The story of Think Circus begins with a tantrum. The tantrum thrown by me, Kat, as I tried to learn circus skills for the first time.
‘This is stupid. I’m not doing it!’ I shouted as I threw the juggling balls across the room in frustration. Then suddenly, it was as if I could see myself from the outside, and I had the thought that if I reacted like this to everything I wasn’t immediately good at, I would be throwing tantrums (and objects!) for the rest of my life. I made myself go over and pick up the juggling balls, and continued to drop them as I practised. I managed to learn a simple cascade that day, and the immeasurable feeling of pride and achievement was like nothing else I’d experienced.
I was one of many children who were lucky enough to think in a similar way to the academic teaching models around as I went through the education system. I was told I was good at lots of things, and I believed it. It’s taken me a lot of my life to realise that this self-belief actually came with some caveats. I was brilliant until something was difficult, and then I would quit. As a child, teenager, and young adult I was stuck with lots of limiting beliefs:
- You can only be good at something if you’re naturally talented. Otherwise you can get better, but it’s a lot of effort and not worth it.
- Being good at things is who you are. You should never fail in front of people or they will stop thinking you are good.
- Exercise feels horrible, but you should do it because otherwise you’ll be fat/unpopular.
- You shouldn’t make yourself do things you don’t enjoy, because if it doesn’t come naturally it’s not meant for you.
These are just a few of the ways I used to think, and I had no idea how much they held me back. I just thought they were truths about life.
When I discovered circus, over ten years ago, it wasn’t so much a case of these beliefs gradually fading as a series of brilliant moments. Being part of circus projects like the Commonwealth Youth Circus in 2014, I found a community who also embodied the new principles I was discovering. I learned a lot, but more than that I noticed new patterns in my learning. I had studied psychology for two years at university, and I began to read about sports science and education methods. I began to teach regular adult circus classes and to see the changes in people’s self-confidence as they got better at a skill and recognised that improvement in themselves. I watched these moments happen, again and again, and the thought processes:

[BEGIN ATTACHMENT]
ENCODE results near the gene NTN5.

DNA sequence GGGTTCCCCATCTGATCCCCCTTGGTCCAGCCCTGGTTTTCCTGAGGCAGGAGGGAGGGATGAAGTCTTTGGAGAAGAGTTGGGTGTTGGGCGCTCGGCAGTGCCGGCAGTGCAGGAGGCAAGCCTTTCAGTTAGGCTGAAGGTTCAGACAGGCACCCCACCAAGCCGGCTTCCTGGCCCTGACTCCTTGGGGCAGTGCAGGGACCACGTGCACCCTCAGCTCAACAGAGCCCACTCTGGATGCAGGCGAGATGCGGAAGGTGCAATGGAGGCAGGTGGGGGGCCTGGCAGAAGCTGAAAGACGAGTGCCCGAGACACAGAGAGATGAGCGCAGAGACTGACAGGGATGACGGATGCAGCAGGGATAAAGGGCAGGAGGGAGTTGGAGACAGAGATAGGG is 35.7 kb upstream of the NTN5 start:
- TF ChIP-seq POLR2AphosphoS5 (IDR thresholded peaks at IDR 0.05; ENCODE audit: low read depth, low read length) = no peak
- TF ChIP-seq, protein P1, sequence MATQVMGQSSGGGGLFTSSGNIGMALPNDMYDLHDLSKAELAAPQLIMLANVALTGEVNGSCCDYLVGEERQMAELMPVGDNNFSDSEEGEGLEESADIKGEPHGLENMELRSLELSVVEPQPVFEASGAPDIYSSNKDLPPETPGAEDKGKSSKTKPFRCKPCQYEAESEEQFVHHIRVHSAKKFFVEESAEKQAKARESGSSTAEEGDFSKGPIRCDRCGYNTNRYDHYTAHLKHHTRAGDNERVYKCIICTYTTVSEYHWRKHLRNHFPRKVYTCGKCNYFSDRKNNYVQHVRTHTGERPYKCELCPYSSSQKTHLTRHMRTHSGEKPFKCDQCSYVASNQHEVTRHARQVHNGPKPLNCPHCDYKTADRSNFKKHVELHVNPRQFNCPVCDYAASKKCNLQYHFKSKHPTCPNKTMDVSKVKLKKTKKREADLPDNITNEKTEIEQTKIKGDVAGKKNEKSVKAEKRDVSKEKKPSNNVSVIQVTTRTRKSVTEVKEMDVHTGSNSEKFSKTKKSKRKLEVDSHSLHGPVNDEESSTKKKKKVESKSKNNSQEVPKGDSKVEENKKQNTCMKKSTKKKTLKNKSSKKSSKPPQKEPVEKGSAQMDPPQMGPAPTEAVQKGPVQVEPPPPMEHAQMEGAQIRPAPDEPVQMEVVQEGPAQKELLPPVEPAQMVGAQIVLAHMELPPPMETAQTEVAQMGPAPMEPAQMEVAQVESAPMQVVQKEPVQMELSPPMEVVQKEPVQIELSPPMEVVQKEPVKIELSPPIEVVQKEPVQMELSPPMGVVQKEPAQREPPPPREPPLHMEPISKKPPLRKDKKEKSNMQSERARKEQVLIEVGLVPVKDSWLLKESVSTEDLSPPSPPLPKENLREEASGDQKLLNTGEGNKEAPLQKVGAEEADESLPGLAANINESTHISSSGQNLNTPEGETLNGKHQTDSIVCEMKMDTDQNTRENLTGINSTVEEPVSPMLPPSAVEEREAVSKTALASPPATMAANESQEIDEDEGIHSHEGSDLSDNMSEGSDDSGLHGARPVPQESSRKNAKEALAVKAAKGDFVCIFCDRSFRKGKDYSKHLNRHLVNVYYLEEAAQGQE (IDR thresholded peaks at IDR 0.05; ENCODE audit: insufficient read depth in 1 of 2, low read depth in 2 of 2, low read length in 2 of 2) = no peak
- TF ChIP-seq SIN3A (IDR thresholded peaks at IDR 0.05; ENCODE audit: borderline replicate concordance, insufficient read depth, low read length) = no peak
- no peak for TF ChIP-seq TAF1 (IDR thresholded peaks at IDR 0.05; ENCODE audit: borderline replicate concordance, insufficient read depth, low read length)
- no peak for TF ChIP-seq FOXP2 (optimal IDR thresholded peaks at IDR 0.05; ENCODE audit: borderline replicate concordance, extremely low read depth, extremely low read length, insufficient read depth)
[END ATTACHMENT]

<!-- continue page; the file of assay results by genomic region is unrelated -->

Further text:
- That’s impossible! I could never do that.
- Ok, I’m trying it, but it’s not going to work
- It didn’t work, but I’ll make an adjustment and try it again
- It worked! I did it! That means it looked impossible, but it wasn’t really.
- How many other things look impossible, but are actually things I can do?
Mentoring others to recognise their own learning processes is a privilege, and I believe it’s one of the best ways to equip someone for many of life’s challenges. To know that you can keep trying despite failure, that you always have the capacity to improve and learn, and that physical activity can be fun, rewarding and leave you feeling happier.
Why circus? It’s true you could recognise these learning skills and the principles of growth mindset in action through lots of different disciplines, physical or otherwise.
I find that circus holds a certain magic, especially for children and young people. By definition, it pushes the boundaries of possibility. It kindles creativity and weirdness while relying on the limits of practical physics and physicality. It’s impossible-looking but attainable, and in its liminal world we are disoriented enough to question our assumptions. And somehow, by going through these experiences, we transform into a person we’d much rather be.